A recent study revealed a widening of the gap between leading banking institutions and those lagging behind. It looks as though crypto is already sorting out winners from losers.
Central banks and regulators will not stand idly by while decentralized finance cuts the ground from under their feet. They will come up with new regulations.
Already, in September 2020, the European Commission published a proposal for a regulation of the “Markets in Crypto-Assets” (MiCA). The document was drafted largely in reaction to Facebook’s Libra announcement, perceived as a threat to national currencies. In the meantime, Libra (rebranded Diem) was watered down to a simple dollar-backed stablecoin and is nowhere close to being issued. DeFi, on the other hand, gained momentum precisely in 2020-2021 – and is at risk of becoming MiCA’s first collateral damage.
Fortunately or not, MiCA is expected to enter into force only in late 2024. By then, many of its provisions may be obsolete. Compared to regulators, crypto innovators move at lightspeed.
Policymakers are “increasingly worried about being left behind,” Benoit Coeure admitted during a conference in Geneva. Could CBDCs get them back into the race? Mr. Coeure seems skeptical: “The time has passed for central banks to get going,” he said in Ljubljana.
A 2021 BIS study confirmed that even though most central banks have a keen interest in CBDCs (and some already “experiment” with the technology), only a handful are actually running pilot programs.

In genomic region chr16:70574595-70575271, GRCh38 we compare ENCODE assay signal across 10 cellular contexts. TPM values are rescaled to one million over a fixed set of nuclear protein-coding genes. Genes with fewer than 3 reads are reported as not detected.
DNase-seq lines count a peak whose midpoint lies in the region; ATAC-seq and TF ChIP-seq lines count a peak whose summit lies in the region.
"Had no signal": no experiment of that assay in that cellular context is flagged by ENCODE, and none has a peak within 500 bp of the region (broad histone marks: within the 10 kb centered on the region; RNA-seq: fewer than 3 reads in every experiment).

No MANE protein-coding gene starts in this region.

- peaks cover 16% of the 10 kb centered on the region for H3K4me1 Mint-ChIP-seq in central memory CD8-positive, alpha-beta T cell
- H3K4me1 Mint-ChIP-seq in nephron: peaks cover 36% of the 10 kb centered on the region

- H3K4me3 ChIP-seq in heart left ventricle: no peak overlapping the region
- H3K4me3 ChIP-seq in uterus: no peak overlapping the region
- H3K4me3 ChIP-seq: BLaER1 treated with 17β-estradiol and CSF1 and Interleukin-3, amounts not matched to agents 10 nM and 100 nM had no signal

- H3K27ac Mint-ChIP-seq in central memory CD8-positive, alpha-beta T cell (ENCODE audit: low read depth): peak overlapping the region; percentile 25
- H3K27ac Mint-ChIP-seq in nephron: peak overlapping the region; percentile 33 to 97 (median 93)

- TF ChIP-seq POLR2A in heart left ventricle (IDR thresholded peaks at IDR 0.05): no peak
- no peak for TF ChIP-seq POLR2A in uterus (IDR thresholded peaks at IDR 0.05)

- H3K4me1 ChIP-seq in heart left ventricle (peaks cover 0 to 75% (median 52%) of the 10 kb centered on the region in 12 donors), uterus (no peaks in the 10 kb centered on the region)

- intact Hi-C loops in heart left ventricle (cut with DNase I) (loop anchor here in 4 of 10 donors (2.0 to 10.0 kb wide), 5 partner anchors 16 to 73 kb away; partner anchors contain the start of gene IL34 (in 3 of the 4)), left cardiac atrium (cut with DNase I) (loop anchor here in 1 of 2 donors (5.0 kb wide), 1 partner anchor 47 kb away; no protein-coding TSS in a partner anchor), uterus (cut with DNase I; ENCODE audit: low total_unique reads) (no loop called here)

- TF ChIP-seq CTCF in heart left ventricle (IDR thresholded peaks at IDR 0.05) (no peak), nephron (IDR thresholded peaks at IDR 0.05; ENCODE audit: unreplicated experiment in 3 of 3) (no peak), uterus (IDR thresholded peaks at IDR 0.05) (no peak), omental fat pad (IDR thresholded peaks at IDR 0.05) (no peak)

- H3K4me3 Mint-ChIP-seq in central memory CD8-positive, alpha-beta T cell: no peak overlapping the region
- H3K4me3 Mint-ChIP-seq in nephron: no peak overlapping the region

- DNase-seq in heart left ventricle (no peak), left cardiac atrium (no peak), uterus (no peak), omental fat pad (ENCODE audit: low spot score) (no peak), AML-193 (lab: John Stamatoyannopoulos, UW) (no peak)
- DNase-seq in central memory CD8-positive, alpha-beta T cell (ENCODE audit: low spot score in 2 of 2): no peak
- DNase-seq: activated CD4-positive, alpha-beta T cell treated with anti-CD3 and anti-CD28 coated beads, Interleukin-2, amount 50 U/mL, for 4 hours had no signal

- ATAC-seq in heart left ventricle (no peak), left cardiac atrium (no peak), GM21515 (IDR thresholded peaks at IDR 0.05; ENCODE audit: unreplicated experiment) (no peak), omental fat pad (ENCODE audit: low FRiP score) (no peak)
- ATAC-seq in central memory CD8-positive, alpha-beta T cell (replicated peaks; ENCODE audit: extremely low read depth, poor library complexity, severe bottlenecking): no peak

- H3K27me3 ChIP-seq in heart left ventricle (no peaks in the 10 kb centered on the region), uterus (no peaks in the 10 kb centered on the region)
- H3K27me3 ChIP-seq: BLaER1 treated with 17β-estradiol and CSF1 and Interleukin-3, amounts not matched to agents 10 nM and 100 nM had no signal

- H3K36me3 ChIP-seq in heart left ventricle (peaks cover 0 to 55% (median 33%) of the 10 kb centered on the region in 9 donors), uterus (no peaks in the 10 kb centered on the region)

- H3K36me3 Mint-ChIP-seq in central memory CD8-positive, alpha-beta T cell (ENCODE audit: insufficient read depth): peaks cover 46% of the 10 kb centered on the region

The People’s Bank of China is a front-runner. The ECB is among those that still “investigate;” it recently stated it wanted to get “ready” to launch a digital euro, but will not necessarily do so.
A host of technical (notably security-related) issues remain unsolved. The potential disintermediation of banks is another tricky problem. For the banking sector, a retail CBDC – if not well managed – could become a threat far greater than DeFi.
Finally, there is the question of why consumers would prefer CBDCs to decentralized cryptocurrencies.
The likes of Mr. Coeure hope that if privacy and safety principles were to rule, central banks will come out on top. The precise opposite might happen: the fact that digital cash gives central banks the power to track end-users’ spending in real time may in fact have a deterrent effect. Citizens today may be used to a high level of surveillance, but CBDCs could become the straw that breaks the camel’s back.
At some point, people might want to regain control over their money and identities. Many will desert centralized finance and turn to privacy-protecting DeFi platforms. Self-sovereign identity at consumer scale could become a pillar of the future financial landscape.
Read the original article on GIS